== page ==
FCA publishes more gloomy data about binary options fraud, no action yet
The regulator estimates that average daily losses due to binary options scam exceed £87,000 in the UK, but makes no announcement on particular action against such fraudsters.
The volume of warnings issued by the Financial Conduct Authority (FCA) regarding investment fraud, including binary options scams, is rising. The regulator has earlier today published another warning, as its new ScamSmart campaign launches. But as the watchdog unveiled some gloomy numbers about the size of losses due to binary options fraud, it did not say anything about a particular action against such scammers, apart from trying again to raise public awareness about common types of fraud involving CFDs, cryptocurrencies and binaries.
The FCA reveals that last year investors lost £87,410 per day to binary options scams in the UK. Social networks are increasingly used as channels to attract investors to such fraud.
The profile of investment scam victims is changing. While historically over 55s have been most at risk to investment fraud, the FCA’s latest study conducted as part of its ScamSmart campaign, found those aged under 25 were six times (13%) more likely to trust an investment offer they received via social media, compared with over 55s (2%). Action Fraud figures underline this trend, showing that under 50s are significantly more likely to fall victim to a binary options scam versus other types of investment fraud (34% v 21%).
More than one in five (23%) respondents said that online customer testimonies and reviews increase their trust in an investment company. Yet, scammers are known to create highly professional looking online investment platforms that feature fake customer reviews, logos, and statements, to lure in prospective investors. A further one in ten (11%) said they wouldn’t conduct any of the listed checks at all, such as checking whether the firm was regulated by the FCA or registered with Companies House, before deciding to “invest” their money.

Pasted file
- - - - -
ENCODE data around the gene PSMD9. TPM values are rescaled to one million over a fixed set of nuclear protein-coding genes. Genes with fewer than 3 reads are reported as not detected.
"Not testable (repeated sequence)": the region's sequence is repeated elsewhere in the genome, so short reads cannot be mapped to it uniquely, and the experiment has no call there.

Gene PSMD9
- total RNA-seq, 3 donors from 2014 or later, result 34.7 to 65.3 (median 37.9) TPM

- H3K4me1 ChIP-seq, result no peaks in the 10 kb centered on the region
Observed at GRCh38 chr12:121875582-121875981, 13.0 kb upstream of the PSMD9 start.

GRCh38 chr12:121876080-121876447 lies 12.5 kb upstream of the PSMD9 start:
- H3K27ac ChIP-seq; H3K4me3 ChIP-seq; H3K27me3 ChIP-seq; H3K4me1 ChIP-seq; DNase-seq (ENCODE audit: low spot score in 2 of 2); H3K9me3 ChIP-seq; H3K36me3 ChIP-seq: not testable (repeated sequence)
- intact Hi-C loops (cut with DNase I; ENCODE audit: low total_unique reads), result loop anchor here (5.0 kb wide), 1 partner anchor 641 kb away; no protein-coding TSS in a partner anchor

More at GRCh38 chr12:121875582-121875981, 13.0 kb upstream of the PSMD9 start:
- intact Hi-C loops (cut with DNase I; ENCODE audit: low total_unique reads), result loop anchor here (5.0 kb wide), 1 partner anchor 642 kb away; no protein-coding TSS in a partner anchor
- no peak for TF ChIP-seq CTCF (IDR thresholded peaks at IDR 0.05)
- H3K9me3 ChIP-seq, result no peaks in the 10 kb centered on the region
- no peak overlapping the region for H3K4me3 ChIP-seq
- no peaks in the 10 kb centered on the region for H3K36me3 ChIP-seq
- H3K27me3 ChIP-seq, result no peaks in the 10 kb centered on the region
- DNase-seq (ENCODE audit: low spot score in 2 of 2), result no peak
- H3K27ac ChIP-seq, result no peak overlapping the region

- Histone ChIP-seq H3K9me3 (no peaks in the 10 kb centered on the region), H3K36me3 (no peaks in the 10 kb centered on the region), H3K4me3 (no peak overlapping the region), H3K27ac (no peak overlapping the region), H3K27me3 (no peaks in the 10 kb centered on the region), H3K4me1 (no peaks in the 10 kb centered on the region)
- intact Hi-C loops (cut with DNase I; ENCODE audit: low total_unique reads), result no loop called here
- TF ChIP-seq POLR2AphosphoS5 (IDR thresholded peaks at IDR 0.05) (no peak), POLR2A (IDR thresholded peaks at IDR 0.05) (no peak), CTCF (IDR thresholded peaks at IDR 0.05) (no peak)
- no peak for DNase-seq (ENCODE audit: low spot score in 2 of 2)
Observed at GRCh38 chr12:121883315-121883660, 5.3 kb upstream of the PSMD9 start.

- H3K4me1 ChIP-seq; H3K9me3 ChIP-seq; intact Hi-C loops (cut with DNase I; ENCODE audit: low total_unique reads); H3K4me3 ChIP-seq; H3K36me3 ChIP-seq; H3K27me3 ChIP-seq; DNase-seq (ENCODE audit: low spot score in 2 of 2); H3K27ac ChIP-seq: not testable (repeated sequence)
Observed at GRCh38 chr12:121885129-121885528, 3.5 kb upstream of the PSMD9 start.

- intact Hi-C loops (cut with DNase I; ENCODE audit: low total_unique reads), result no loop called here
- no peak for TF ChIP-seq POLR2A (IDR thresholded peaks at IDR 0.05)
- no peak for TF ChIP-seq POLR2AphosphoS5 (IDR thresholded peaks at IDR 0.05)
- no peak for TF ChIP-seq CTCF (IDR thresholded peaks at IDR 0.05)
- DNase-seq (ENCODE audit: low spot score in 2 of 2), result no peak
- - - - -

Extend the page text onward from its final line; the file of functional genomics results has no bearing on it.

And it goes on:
On January 3, 2018, binary options became a regulated investment product, meaning that all firms trading in binary options will need to be authorised by the FCA. Individual complaints regarding binary options can be referred to the Financial Ombudsman Service and clients of binary options firms have access to the Financial Services Compensation Scheme. However, those protections will not compensate investors for any losses from trading.
On January 12, 2018, the FCA published a list of 94 firms without FCA authorisation that it understands to be offering binary options trading to UK consumers. Many of these firms claim to be based in the UK but the FCA believes that most of the addresses they provide are false and that the firms are actually based overseas. The FCA said it was examining each of these firms to determine whether any are genuinely operating from within the UK. If they are, the FCA will consider taking enforcement action through the courts to stop their illegal activity.